Cumulative Layout Shift (CLS)
Cumulative Layout Shift (CLS) is the third new metric that will be added to Lighthouse v6, and will not replace any metric in Lighthouse v5. CLS attempts to measure how janky a site feels to a visitor and will account for only 5% of a site’s Performance Score in Lighthouse v6.
CLS helps quantify how often users experience unexpected layout shifts. You know these instances: you’re about to tap a button and boom, all of a sudden you tap something else on the page because the elements on the page shifted? Yeah, it can be quite annoying. Typically this is due to an image or video resizing itself, or a font that renders larger or smaller than intended. The CLS metric helps address this problem by measuring how often it's occurring for real users.
CLS is measured by the sum total of all individual layout shift scores for each unexpected layout shift that occurs during the entire lifespan of the page. A good CLS score will be lower than 0.1. A score between 0.1 and 0.25 needs improvement and above that, your score will be classified as poor.
Comparing Lighthouse v5 and Lighthouse v6
The three new metrics, LCP, TBT and CLS have a combined weight of 55% on Performance Scores in Lighthouse v6. The other 45% is influenced by FCP, which measures when the first content element is displayed to the user (15%); SI (15%), which measures how quickly content is visually displayed during page load; and TTI (15%), which measures how long it takes a page to become fully interactive. This Performance Calculator can help you anticipate the changes you will see in your Performance Score in Lighthouse v6.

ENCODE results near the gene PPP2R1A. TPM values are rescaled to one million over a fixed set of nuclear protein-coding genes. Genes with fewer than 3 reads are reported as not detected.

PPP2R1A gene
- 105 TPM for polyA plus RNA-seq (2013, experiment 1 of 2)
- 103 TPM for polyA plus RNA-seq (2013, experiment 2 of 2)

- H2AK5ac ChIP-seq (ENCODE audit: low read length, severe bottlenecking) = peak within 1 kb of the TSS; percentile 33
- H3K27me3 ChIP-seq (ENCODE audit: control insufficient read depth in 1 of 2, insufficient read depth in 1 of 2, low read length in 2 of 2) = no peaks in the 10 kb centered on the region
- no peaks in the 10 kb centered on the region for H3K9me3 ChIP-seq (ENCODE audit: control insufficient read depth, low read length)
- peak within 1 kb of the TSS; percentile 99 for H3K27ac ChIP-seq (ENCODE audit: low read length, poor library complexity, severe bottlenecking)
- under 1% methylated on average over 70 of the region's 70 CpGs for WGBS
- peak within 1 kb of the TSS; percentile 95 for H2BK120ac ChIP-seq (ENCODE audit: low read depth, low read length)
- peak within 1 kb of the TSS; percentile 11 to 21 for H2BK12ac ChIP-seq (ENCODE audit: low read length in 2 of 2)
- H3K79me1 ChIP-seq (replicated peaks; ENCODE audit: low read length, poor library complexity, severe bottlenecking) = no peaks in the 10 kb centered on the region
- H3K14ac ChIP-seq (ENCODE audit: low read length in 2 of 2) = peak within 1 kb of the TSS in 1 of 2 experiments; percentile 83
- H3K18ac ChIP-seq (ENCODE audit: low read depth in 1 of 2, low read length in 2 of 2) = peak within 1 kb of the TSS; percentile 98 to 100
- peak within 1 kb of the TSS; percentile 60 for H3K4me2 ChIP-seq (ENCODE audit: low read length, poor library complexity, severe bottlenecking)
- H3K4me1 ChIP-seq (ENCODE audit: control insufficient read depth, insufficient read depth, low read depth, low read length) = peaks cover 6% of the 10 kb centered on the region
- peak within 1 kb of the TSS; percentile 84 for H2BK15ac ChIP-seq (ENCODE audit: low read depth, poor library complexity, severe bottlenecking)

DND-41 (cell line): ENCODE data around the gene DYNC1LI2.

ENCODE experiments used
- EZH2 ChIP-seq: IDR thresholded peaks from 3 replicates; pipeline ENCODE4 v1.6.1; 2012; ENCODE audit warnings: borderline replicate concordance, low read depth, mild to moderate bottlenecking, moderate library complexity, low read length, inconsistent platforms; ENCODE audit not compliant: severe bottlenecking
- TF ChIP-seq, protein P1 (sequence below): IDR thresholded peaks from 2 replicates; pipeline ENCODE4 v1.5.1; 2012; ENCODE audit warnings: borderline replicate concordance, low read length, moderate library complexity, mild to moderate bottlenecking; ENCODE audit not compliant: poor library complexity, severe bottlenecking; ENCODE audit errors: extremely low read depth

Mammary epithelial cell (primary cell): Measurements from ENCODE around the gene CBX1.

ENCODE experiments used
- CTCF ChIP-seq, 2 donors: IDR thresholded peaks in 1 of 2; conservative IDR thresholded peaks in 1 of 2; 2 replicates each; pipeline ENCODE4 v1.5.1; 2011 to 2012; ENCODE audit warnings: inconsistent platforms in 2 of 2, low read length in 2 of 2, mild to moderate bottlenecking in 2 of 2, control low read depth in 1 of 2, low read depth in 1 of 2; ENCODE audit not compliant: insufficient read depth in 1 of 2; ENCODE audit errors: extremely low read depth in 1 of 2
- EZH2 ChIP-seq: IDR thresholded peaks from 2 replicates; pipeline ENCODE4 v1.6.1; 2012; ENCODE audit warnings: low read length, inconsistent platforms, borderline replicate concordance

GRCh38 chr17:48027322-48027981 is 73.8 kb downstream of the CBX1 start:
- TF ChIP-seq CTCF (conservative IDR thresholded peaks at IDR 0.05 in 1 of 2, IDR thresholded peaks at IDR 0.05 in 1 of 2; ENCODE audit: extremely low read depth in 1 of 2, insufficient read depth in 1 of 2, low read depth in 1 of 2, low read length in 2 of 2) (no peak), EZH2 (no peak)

To demonstrate the effects, we ran multiple tests for Nike.com using Lighthouse v5 and v6 Beta to find the average Lighthouse Performance Score for the athletics site. We found that in Lighthouse v6, Nike.com's score dropped by 36%. When adjusting the website’s extremely high LCP value of 12.34s to sub-500ms (speeds attainable on the XDN), Nike.com’s v6 Performance Score nearly doubled.
This is only an example of the changes we might be seeing in website Performance Scores when the new version of Lighthouse rolls out. The key is to understand that Google will give more weight and influence to perceptual speed metrics in the sixth version of Lighthouse and you would be wise to follow suit.
*Note: Lighthouse is still working to ensure that all scoring curves are fine-tuned, and the metrics are mature and thoroughly tested. It is possible that the scoring weights will change again. Therefore, these scores are an estimation.
Leapfrog the competition